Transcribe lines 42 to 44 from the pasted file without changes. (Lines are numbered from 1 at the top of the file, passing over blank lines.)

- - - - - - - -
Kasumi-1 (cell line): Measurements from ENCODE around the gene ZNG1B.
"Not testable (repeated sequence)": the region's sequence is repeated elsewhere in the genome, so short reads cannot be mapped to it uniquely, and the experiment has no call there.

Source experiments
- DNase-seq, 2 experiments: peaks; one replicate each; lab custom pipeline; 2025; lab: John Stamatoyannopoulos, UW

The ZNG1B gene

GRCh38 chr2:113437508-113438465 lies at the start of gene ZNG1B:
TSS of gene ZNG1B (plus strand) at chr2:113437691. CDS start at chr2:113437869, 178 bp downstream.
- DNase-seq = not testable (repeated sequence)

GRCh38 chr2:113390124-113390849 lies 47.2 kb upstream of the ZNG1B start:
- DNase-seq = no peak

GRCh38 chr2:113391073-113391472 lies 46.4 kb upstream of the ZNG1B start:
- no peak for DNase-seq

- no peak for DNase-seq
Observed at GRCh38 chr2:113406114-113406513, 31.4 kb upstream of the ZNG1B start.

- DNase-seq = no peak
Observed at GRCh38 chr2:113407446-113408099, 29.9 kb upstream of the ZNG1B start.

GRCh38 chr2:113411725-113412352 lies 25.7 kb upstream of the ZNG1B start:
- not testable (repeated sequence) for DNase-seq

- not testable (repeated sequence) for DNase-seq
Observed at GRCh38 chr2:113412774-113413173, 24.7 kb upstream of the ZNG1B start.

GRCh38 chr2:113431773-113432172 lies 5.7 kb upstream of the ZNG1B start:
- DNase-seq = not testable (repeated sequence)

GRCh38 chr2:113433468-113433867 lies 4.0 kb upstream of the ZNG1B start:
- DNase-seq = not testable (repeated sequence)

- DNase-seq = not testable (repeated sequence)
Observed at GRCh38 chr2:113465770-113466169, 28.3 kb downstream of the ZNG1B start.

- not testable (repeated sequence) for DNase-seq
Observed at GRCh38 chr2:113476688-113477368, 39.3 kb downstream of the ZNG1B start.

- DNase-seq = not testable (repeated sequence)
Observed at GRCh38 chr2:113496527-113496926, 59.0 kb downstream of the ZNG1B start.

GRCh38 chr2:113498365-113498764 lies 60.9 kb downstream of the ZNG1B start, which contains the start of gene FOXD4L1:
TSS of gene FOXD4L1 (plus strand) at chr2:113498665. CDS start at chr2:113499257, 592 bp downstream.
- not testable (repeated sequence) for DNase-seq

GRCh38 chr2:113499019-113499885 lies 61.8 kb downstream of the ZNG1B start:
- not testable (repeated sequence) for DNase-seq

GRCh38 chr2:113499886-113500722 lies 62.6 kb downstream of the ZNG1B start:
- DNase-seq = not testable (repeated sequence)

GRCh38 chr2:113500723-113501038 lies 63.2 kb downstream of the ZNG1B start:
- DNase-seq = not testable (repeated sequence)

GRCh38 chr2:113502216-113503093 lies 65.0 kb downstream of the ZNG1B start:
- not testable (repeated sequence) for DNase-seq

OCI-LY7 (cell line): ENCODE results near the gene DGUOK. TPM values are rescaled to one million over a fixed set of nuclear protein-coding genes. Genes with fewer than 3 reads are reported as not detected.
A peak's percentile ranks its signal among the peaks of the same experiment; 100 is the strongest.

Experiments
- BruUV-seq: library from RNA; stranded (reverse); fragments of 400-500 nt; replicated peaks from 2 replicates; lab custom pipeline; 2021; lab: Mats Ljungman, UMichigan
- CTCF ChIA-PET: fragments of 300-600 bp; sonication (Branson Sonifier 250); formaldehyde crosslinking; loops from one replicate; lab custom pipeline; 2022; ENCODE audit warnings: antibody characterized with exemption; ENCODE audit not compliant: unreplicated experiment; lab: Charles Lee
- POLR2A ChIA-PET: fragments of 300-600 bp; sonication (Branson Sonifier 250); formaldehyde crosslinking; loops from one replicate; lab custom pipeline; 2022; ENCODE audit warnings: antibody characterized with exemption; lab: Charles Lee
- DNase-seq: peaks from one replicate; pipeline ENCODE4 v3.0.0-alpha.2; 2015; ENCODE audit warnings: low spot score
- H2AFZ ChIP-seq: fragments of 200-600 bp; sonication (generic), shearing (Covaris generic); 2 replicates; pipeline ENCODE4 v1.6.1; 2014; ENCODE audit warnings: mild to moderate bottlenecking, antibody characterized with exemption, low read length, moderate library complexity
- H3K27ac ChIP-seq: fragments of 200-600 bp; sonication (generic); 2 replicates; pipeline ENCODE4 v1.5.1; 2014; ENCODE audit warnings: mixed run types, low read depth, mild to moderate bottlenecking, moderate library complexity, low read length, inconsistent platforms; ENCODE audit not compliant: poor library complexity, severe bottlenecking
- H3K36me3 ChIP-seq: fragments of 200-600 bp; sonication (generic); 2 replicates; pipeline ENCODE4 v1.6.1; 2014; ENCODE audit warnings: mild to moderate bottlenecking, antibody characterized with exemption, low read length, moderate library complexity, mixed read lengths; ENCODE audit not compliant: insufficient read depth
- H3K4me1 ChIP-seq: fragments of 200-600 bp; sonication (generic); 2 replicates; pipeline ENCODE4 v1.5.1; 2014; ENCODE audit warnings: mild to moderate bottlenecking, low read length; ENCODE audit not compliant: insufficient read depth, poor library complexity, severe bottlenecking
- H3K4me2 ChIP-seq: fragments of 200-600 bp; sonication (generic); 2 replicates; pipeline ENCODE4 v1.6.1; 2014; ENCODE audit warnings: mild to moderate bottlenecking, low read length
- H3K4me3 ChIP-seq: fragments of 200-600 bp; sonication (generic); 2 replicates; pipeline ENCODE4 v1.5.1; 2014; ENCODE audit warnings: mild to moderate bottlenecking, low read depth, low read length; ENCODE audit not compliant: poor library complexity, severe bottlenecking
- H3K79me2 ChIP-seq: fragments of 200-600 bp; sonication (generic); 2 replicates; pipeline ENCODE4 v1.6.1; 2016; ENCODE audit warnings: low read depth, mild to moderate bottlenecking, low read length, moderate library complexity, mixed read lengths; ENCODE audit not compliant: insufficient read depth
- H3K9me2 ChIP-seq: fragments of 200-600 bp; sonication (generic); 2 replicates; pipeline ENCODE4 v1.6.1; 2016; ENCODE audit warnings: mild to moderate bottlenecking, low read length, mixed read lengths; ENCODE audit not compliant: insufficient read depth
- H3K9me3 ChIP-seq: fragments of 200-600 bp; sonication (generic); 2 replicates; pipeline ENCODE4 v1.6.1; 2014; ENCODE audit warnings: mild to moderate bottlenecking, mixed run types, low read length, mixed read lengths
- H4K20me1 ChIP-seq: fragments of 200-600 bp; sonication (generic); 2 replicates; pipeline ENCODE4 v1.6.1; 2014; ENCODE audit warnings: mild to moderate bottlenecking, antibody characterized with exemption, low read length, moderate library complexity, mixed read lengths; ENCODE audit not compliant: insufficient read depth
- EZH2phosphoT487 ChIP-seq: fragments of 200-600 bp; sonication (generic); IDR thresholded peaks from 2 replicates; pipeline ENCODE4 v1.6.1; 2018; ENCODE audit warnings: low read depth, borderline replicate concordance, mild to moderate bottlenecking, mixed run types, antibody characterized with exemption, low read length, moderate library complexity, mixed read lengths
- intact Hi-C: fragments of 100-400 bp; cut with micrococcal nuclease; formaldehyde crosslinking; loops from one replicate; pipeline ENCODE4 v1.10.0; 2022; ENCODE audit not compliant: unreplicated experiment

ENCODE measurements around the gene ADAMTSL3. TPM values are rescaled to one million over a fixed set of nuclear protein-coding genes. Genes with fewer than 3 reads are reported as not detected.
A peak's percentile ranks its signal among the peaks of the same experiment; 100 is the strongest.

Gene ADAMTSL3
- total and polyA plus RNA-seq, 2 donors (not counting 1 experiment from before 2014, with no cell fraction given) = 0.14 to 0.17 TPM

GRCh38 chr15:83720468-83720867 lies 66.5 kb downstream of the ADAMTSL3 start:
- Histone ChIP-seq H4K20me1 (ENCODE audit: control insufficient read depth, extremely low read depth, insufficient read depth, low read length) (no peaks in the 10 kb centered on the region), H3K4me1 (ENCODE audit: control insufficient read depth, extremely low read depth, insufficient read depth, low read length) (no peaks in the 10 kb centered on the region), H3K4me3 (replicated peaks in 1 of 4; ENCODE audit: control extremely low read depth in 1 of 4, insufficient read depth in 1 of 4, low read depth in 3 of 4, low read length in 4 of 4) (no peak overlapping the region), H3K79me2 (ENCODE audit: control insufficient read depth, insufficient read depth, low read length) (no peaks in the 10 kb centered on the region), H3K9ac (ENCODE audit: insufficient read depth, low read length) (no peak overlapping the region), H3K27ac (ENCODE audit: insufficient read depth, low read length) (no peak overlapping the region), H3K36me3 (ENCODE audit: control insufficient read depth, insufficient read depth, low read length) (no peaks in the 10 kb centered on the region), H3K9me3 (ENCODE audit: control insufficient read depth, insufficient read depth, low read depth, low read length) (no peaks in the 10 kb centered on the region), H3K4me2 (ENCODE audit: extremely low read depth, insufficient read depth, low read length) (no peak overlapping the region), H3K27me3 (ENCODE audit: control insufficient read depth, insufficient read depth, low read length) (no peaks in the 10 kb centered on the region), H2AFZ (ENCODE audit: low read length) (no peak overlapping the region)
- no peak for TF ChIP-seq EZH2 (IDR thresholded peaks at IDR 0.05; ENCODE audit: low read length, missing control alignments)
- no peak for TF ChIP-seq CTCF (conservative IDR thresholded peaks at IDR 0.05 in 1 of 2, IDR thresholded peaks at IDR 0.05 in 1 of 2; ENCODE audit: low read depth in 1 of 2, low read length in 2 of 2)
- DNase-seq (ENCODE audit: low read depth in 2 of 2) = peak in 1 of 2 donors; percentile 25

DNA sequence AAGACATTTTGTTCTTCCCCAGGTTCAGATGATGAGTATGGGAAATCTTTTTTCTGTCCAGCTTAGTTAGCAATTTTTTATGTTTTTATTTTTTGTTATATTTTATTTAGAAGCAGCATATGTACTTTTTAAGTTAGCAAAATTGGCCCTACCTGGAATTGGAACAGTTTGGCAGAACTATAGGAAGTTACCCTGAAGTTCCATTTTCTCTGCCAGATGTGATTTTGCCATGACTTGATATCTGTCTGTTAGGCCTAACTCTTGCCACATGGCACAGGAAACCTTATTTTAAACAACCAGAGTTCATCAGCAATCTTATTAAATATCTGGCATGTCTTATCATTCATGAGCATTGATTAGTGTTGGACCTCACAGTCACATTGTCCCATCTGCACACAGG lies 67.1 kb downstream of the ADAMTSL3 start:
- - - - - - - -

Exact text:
OCI-LY7 (cell line): ENCODE results near the gene DGUOK. TPM values are rescaled to one million over a fixed set of nuclear protein-coding genes. Genes with fewer than 3 reads are reported as not detected.
A peak's percentile ranks its signal among the peaks of the same experiment; 100 is the strongest.

Experiments